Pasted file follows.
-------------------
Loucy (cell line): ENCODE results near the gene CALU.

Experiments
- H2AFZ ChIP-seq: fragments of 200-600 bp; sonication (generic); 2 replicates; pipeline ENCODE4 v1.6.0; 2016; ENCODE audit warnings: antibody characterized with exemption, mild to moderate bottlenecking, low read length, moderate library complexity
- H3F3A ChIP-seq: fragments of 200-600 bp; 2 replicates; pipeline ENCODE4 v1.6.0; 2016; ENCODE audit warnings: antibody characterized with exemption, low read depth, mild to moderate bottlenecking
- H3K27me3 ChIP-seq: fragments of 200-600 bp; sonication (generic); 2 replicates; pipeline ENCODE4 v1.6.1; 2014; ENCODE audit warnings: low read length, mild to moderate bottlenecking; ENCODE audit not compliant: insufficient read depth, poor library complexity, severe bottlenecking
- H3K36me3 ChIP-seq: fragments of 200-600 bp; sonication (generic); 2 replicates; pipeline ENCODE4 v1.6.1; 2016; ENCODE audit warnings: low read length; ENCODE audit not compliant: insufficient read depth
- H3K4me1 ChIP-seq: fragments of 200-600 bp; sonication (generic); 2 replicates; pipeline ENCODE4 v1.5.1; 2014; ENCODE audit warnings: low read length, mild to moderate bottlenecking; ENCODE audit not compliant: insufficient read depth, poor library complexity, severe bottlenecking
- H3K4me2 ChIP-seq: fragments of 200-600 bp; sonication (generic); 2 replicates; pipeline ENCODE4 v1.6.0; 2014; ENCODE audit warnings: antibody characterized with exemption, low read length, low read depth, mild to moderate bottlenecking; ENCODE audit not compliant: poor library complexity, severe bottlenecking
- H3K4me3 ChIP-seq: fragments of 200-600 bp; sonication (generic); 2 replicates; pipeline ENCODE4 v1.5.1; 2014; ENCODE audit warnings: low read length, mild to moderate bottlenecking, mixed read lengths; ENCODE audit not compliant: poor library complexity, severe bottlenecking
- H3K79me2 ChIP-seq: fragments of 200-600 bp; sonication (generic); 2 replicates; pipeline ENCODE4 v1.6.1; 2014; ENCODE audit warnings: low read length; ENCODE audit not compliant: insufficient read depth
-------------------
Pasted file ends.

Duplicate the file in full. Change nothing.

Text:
Loucy (cell line): ENCODE results near the gene CALU.

Experiments
- H2AFZ ChIP-seq: fragments of 200-600 bp; sonication (generic); 2 replicates; pipeline ENCODE4 v1.6.0; 2016; ENCODE audit warnings: antibody characterized with exemption, mild to moderate bottlenecking, low read length, moderate library complexity
- H3F3A ChIP-seq: fragments of 200-600 bp; 2 replicates; pipeline ENCODE4 v1.6.0; 2016; ENCODE audit warnings: antibody characterized with exemption, low read depth, mild to moderate bottlenecking
- H3K27me3 ChIP-seq: fragments of 200-600 bp; sonication (generic); 2 replicates; pipeline ENCODE4 v1.6.1; 2014; ENCODE audit warnings: low read length, mild to moderate bottlenecking; ENCODE audit not compliant: insufficient read depth, poor library complexity, severe bottlenecking
- H3K36me3 ChIP-seq: fragments of 200-600 bp; sonication (generic); 2 replicates; pipeline ENCODE4 v1.6.1; 2016; ENCODE audit warnings: low read length; ENCODE audit not compliant: insufficient read depth
- H3K4me1 ChIP-seq: fragments of 200-600 bp; sonication (generic); 2 replicates; pipeline ENCODE4 v1.5.1; 2014; ENCODE audit warnings: low read length, mild to moderate bottlenecking; ENCODE audit not compliant: insufficient read depth, poor library complexity, severe bottlenecking
- H3K4me2 ChIP-seq: fragments of 200-600 bp; sonication (generic); 2 replicates; pipeline ENCODE4 v1.6.0; 2014; ENCODE audit warnings: antibody characterized with exemption, low read length, low read depth, mild to moderate bottlenecking; ENCODE audit not compliant: poor library complexity, severe bottlenecking
- H3K4me3 ChIP-seq: fragments of 200-600 bp; sonication (generic); 2 replicates; pipeline ENCODE4 v1.5.1; 2014; ENCODE audit warnings: low read length, mild to moderate bottlenecking, mixed read lengths; ENCODE audit not compliant: poor library complexity, severe bottlenecking
- H3K79me2 ChIP-seq: fragments of 200-600 bp; sonication (generic); 2 replicates; pipeline ENCODE4 v1.6.1; 2014; ENCODE audit warnings: low read length; ENCODE audit not compliant: insufficient read depth